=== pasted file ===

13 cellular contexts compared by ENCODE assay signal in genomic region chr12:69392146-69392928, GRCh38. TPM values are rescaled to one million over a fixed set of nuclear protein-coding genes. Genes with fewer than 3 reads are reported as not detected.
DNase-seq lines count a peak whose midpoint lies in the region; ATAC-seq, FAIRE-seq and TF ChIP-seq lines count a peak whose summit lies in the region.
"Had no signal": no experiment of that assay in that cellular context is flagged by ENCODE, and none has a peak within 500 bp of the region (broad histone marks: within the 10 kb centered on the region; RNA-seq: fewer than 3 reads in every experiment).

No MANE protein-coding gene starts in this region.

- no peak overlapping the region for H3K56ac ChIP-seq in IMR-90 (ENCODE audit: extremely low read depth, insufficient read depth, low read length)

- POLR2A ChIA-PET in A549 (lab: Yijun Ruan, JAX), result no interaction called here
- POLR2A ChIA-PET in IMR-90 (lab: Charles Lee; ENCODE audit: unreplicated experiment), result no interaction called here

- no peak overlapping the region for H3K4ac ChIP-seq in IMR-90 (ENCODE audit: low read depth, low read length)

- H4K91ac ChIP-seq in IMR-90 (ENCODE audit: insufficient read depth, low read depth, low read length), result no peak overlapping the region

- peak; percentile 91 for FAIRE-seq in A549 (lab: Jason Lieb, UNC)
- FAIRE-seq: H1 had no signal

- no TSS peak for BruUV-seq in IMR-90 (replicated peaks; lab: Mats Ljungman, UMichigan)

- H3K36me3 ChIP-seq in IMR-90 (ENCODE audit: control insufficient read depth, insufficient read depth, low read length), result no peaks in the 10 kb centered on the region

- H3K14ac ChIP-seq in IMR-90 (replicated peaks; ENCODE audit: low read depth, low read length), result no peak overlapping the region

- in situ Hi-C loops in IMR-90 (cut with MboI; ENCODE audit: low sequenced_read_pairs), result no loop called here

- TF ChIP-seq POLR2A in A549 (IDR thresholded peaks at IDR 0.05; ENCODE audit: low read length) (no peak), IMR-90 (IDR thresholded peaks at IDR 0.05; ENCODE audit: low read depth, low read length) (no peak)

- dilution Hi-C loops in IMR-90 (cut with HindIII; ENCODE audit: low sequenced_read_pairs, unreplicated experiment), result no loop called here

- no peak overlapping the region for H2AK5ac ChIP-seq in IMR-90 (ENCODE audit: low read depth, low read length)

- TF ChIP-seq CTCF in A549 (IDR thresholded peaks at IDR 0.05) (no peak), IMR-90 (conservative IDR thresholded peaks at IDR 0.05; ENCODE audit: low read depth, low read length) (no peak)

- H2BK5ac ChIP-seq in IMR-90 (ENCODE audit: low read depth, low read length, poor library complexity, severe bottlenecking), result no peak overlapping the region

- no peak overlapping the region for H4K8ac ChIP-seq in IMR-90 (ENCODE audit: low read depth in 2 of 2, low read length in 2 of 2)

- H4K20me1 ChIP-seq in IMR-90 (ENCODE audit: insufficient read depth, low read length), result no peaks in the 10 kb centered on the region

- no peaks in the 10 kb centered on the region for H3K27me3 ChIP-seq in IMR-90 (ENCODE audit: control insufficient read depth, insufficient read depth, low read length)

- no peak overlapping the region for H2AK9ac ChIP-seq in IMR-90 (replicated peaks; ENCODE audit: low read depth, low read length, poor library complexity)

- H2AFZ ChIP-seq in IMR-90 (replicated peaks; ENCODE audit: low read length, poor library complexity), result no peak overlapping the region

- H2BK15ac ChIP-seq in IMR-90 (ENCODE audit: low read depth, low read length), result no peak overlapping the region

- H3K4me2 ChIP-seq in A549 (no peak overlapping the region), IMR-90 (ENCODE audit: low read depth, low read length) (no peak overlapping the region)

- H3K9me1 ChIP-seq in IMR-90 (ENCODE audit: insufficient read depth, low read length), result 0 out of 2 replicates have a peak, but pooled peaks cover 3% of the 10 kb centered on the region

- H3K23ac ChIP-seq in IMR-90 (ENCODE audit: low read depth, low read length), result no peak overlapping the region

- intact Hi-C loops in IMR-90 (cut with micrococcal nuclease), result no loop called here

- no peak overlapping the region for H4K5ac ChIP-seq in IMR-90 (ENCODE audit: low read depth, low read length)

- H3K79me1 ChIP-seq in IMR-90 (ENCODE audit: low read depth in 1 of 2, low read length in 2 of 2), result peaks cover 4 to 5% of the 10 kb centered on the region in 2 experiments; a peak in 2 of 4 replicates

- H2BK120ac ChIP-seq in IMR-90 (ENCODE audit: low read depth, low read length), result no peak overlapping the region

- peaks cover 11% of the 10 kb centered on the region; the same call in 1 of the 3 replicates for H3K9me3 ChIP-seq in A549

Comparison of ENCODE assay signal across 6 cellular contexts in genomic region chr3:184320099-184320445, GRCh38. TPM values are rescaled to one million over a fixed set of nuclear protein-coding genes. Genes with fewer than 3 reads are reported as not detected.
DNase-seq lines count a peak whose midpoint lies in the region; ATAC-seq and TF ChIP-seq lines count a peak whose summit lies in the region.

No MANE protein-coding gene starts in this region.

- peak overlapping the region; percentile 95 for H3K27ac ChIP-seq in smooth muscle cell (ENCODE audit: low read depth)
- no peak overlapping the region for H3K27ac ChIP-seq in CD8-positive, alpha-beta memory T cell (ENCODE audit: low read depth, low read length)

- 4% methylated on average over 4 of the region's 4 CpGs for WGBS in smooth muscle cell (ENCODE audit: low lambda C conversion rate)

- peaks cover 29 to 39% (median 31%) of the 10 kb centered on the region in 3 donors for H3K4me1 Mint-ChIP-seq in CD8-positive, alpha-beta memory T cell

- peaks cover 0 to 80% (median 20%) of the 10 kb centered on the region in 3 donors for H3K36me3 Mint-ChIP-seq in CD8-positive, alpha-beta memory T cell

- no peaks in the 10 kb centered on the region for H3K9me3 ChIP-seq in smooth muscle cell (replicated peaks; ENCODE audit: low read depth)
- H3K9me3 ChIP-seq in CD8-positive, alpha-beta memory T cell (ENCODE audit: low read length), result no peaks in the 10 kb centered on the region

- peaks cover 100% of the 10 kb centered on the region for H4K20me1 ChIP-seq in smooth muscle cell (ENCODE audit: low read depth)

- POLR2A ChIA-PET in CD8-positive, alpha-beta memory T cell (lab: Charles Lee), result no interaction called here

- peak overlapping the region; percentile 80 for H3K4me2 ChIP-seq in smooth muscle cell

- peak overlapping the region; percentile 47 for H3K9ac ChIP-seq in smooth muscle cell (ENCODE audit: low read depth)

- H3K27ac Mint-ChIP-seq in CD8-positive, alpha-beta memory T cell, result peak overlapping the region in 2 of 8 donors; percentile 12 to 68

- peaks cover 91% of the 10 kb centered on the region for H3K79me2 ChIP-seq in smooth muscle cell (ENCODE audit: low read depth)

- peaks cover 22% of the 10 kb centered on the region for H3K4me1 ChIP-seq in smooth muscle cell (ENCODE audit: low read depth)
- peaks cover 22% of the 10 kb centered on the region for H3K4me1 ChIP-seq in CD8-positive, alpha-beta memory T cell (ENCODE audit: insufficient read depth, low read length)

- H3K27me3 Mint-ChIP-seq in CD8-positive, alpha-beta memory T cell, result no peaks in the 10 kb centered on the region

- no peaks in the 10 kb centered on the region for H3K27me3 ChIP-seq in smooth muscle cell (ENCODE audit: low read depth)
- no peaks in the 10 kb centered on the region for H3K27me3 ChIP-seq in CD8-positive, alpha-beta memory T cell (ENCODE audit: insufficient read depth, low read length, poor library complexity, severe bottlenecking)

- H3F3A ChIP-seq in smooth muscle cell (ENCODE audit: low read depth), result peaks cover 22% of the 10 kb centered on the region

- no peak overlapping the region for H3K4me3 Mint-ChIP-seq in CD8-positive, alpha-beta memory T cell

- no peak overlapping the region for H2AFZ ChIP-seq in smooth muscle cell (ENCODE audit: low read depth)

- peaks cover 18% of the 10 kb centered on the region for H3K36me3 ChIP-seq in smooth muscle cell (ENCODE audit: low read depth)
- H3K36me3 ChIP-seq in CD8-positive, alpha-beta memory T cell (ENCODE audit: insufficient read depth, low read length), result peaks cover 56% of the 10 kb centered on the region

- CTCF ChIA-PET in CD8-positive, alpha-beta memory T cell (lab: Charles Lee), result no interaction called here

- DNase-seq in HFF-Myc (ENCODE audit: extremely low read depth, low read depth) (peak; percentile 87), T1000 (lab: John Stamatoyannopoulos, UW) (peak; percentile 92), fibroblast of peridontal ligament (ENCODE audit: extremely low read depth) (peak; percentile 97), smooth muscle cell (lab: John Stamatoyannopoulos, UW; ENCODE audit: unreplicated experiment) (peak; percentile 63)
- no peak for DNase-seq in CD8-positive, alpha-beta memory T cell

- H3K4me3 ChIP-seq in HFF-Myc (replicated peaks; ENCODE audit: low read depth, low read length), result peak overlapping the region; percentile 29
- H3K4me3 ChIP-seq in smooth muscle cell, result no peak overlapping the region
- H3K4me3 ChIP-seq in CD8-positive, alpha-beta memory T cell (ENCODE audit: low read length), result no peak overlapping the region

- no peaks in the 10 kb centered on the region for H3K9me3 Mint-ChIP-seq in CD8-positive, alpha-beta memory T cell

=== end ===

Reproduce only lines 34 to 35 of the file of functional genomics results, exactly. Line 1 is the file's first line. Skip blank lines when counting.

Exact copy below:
- peaks cover 11% of the 10 kb centered on the region; the same call in 1 of the 3 replicates for H3K9me3 ChIP-seq in A549

Comparison of ENCODE assay signal across 6 cellular contexts in genomic region chr3:184320099-184320445, GRCh38. TPM values are rescaled to one million over a fixed set of nuclear protein-coding genes. Genes with fewer than 3 reads are reported as not detected.